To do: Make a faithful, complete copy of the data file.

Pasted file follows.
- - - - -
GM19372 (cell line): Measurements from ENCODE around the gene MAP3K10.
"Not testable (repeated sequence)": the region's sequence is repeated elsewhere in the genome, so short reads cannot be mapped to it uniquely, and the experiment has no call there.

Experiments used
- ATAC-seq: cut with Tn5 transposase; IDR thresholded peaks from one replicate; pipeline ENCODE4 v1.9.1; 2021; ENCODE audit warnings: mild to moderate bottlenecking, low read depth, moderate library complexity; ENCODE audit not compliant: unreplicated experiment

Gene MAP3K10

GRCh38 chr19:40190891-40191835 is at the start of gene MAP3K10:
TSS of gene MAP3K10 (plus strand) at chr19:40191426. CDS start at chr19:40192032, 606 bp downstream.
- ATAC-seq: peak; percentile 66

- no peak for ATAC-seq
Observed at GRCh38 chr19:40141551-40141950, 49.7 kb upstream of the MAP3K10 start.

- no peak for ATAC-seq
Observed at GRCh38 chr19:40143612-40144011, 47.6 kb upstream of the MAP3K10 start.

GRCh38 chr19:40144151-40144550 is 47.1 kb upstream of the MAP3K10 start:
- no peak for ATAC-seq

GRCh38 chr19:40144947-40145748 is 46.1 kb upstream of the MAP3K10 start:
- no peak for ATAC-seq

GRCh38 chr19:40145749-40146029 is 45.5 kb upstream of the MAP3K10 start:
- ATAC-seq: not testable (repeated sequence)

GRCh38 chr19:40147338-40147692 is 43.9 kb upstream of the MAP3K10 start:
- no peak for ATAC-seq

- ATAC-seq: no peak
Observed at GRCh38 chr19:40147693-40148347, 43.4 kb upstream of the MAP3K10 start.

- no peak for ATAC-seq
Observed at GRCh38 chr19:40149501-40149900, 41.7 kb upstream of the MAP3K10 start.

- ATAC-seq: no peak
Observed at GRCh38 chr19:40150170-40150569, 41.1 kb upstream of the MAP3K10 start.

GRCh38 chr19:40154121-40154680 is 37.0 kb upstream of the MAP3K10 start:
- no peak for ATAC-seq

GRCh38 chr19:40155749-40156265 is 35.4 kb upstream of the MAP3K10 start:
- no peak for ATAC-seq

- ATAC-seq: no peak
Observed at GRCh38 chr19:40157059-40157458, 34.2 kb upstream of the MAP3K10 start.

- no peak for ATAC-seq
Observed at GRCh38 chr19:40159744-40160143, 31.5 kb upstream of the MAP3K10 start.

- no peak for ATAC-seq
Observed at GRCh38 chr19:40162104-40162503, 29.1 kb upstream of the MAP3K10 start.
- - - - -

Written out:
GM19372 (cell line): Measurements from ENCODE around the gene MAP3K10.
"Not testable (repeated sequence)": the region's sequence is repeated elsewhere in the genome, so short reads cannot be mapped to it uniquely, and the experiment has no call there.

Experiments used
- ATAC-seq: cut with Tn5 transposase; IDR thresholded peaks from one replicate; pipeline ENCODE4 v1.9.1; 2021; ENCODE audit warnings: mild to moderate bottlenecking, low read depth, moderate library complexity; ENCODE audit not compliant: unreplicated experiment

Gene MAP3K10

GRCh38 chr19:40190891-40191835 is at the start of gene MAP3K10:
TSS of gene MAP3K10 (plus strand) at chr19:40191426. CDS start at chr19:40192032, 606 bp downstream.
- ATAC-seq: peak; percentile 66

- no peak for ATAC-seq
Observed at GRCh38 chr19:40141551-40141950, 49.7 kb upstream of the MAP3K10 start.

- no peak for ATAC-seq
Observed at GRCh38 chr19:40143612-40144011, 47.6 kb upstream of the MAP3K10 start.

GRCh38 chr19:40144151-40144550 is 47.1 kb upstream of the MAP3K10 start:
- no peak for ATAC-seq

GRCh38 chr19:40144947-40145748 is 46.1 kb upstream of the MAP3K10 start:
- no peak for ATAC-seq

GRCh38 chr19:40145749-40146029 is 45.5 kb upstream of the MAP3K10 start:
- ATAC-seq: not testable (repeated sequence)

GRCh38 chr19:40147338-40147692 is 43.9 kb upstream of the MAP3K10 start:
- no peak for ATAC-seq

- ATAC-seq: no peak
Observed at GRCh38 chr19:40147693-40148347, 43.4 kb upstream of the MAP3K10 start.

- no peak for ATAC-seq
Observed at GRCh38 chr19:40149501-40149900, 41.7 kb upstream of the MAP3K10 start.

- ATAC-seq: no peak
Observed at GRCh38 chr19:40150170-40150569, 41.1 kb upstream of the MAP3K10 start.

GRCh38 chr19:40154121-40154680 is 37.0 kb upstream of the MAP3K10 start:
- no peak for ATAC-seq

GRCh38 chr19:40155749-40156265 is 35.4 kb upstream of the MAP3K10 start:
- no peak for ATAC-seq

- ATAC-seq: no peak
Observed at GRCh38 chr19:40157059-40157458, 34.2 kb upstream of the MAP3K10 start.

- no peak for ATAC-seq
Observed at GRCh38 chr19:40159744-40160143, 31.5 kb upstream of the MAP3K10 start.

- no peak for ATAC-seq
Observed at GRCh38 chr19:40162104-40162503, 29.1 kb upstream of the MAP3K10 start.